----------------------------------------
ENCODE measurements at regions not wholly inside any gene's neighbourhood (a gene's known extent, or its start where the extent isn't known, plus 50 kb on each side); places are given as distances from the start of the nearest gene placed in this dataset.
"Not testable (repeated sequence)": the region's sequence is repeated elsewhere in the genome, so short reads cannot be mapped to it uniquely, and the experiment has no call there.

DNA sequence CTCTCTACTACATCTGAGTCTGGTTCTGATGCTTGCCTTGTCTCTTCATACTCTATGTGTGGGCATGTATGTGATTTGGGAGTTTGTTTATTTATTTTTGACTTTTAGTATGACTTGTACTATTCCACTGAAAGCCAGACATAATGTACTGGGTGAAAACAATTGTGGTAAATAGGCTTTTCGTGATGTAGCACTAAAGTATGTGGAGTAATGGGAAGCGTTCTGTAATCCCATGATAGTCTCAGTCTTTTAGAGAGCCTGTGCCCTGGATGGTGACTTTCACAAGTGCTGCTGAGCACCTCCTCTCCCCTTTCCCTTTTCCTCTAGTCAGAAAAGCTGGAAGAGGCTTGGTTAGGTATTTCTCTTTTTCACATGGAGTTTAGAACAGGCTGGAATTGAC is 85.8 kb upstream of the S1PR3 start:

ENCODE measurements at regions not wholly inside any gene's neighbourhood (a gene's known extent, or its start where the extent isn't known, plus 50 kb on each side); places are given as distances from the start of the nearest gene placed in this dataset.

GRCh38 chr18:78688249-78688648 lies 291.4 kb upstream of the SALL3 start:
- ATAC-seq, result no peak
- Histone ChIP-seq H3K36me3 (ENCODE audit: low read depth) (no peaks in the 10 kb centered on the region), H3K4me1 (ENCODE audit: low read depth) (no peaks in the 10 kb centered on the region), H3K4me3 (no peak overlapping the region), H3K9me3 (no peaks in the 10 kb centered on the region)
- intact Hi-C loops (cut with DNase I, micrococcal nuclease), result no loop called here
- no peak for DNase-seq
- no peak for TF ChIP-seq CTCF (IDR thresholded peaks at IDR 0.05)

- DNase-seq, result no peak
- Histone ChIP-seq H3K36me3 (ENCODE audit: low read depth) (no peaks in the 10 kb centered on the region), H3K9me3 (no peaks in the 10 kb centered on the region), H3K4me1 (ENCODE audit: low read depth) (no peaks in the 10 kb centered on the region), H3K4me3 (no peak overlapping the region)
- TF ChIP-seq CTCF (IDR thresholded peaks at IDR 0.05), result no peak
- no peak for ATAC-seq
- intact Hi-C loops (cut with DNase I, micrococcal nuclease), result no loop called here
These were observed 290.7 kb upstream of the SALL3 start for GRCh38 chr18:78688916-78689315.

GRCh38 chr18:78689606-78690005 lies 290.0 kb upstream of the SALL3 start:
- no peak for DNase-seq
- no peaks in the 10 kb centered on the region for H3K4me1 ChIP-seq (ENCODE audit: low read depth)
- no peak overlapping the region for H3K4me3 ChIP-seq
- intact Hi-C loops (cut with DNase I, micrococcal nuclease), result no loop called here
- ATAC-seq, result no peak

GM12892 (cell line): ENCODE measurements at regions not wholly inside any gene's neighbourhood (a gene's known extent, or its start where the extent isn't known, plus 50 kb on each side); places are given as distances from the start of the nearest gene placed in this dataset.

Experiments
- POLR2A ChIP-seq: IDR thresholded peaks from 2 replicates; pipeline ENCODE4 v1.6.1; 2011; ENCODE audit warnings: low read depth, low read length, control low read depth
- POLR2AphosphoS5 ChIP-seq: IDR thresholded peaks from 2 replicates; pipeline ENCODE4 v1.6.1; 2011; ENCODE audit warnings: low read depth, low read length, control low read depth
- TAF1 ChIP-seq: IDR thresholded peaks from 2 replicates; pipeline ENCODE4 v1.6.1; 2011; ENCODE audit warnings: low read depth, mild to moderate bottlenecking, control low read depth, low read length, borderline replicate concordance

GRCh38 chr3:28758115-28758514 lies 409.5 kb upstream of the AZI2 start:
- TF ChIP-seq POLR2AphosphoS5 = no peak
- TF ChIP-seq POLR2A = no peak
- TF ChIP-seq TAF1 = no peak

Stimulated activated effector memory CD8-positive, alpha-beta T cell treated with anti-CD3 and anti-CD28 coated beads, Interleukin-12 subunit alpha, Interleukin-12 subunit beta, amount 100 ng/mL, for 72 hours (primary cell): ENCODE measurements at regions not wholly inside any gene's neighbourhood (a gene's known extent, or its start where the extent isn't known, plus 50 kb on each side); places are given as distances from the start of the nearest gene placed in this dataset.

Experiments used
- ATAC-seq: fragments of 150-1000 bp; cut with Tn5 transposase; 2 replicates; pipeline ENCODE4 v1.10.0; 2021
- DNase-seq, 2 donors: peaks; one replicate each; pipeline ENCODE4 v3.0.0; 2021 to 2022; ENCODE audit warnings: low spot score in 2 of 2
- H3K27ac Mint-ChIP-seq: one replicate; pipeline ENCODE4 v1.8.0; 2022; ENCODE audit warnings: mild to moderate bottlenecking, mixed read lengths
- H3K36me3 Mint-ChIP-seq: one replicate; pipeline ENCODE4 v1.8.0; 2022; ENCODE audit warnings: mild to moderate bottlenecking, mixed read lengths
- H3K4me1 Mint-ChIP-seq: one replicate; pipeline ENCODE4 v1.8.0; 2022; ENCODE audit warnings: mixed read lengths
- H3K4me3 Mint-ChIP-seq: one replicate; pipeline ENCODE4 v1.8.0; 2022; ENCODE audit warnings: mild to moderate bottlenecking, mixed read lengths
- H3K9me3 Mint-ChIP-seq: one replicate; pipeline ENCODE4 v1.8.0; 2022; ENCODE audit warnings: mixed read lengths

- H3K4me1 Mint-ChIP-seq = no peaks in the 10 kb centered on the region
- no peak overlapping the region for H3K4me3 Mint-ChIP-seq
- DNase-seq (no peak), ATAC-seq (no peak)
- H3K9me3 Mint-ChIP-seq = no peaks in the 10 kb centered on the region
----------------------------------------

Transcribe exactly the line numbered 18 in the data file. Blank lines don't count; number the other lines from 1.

- no peak for DNase-seq